The care and testing which went into the applications is badly served by a lousy installer, something should be done about this in the next point release. CS3 should not be stuck behind this abomination for the suite’s entire 12-18 month product cycle.

Mbox files and in 10.4

One of the big under-the-hood changes to in 10.4 is that messages are no longer in mbox files, this allows Spotlight to index individual messages without having to first parse out the contents of the entire mailbox. Despite being unused, the old mbox files are often still on the drive, which means that most everyone’s mail is now taking up almost twice as much space as it did with 10.3. (my mail folder went from 1.4 to 2.8 gigs). If installing Tiger devoured a lot of hard drive space, that might account for a significant portion of where it went.

After an Archive & Install upgrade, my ~/Library/Mail directory still has folders labeled *.mbox, but those folders each now contain a “Messages” directories which holds thousands of numbered *.emix files. Those mostly appear to be plain text files each containing one message. There is a small glob of XML plist data attached to the end of each file, as well an integer at the top of the file. The first integer is the message’s character/byte count from the end of the integer to the beginning of the XML data.

In theory, a fairly simple shell script could glom everything together into a standard mbox. Not sure how processor intensive that would be, but the steps to reassemble the data would be trivial. At very least Apple’s decision to move away from the mbox format can be easily reversed with no data loss.

Not much has been written about this, but I found this MacOS X Hints mbox thread which confirms what I’m seeing:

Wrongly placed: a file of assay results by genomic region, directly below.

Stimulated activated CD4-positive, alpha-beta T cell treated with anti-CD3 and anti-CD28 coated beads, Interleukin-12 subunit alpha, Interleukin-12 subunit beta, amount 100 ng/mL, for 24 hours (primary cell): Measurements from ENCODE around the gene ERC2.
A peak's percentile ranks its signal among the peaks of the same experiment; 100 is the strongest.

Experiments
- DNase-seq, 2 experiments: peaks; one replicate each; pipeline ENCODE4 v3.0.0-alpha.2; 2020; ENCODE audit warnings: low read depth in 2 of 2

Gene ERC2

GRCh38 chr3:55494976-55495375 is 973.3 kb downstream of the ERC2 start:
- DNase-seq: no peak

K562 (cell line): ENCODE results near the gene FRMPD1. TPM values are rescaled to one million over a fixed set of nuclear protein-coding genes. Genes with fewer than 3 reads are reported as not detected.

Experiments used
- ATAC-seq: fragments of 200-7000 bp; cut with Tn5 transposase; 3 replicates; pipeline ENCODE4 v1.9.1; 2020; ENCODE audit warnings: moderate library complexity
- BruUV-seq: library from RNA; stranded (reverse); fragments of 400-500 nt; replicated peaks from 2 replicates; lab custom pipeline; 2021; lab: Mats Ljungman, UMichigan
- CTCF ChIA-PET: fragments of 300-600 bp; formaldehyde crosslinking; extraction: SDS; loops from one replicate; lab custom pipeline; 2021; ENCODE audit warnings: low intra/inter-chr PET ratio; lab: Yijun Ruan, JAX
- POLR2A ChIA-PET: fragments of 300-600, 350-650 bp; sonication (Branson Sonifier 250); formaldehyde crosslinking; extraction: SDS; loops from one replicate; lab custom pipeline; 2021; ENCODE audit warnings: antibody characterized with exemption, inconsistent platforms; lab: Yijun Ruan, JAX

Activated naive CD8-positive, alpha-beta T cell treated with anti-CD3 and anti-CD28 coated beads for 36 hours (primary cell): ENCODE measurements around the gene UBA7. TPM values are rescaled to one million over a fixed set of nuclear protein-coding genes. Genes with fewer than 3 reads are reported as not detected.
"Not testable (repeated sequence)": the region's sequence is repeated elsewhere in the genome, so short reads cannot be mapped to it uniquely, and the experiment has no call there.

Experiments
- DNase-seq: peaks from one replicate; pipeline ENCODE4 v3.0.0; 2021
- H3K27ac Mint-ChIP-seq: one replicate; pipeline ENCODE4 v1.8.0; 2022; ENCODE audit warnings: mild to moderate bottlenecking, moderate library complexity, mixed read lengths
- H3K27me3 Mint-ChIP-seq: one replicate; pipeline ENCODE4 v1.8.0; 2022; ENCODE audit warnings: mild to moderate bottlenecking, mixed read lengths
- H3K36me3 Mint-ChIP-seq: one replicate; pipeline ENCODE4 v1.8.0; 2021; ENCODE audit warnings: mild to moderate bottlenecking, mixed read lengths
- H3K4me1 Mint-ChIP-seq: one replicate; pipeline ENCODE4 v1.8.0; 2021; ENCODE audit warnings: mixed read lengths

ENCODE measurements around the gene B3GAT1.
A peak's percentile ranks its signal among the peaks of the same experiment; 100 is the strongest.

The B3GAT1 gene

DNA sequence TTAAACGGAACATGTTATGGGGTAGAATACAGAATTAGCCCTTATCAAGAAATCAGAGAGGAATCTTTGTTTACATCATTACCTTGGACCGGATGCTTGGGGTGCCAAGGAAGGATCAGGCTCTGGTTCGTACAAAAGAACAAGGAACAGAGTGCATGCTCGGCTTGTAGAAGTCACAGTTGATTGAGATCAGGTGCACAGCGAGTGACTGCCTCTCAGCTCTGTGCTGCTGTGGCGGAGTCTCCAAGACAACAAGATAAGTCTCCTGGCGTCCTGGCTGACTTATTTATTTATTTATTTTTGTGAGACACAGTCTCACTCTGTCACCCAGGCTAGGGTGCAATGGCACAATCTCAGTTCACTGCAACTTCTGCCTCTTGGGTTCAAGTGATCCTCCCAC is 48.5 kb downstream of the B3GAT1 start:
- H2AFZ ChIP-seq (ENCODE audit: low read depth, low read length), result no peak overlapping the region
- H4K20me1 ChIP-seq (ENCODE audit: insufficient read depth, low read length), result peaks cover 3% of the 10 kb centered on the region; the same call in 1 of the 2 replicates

I used to be able to use mutt or pine to view the mbox mailboxes in ~/Library/Mail/<account>/<box>/mbox . In 10.4 these are still present, but appear not to be updated any more. The up to date emails are in ~/Library/Mail/<account>/<box>/Messages/*.emlx which I believe is required for spotlight to be able to index messages – it only indexes file-based entities, not subportions of files.

Because Carbon Copy Cloner doesn’t work with 10.4 yet, I can’t comfortably back up my drive and experiment with deleting the old mboxes. It seems like it should be safe to remove all mbox files and associated files, nothing outside the Messages directories has been modified since I upgraded to 10.4. If anyone has more information, please leave a comment.

(While reading a little background on the mbox format, I found the original RFC for email as a text file. The W3c also has an HTML version of RFC822, partially converted by (sir) Tim Berners-Lee. It’s fun to encounter raw history like that.)

Update I posted a simple command to delete unused Mbox files.

getSelection() Workaround for Safari 1.3, 2.0 and Firefox 1.0.3

update 2: These workarounds also work with Safari 2.0 in Mac OS X v10.4 .
update: There’s a simpler fix, jump to the bottom.

Yesterday morning I noticed a change to the JavaScript/DOM getSelection() behavior in the new Safari 1.3 (in 10.3.9) and the most recent version of Firefox 1.0.3.

I’ve been using this method for years to pull selected text from web pages for several of my bookmarklets. The one I use most frequently generates a link from whatever text is selected. If nothing is selected, it grabs the document’s title. The change in getSelection() broke that bookmarklet, no selected text was recognized.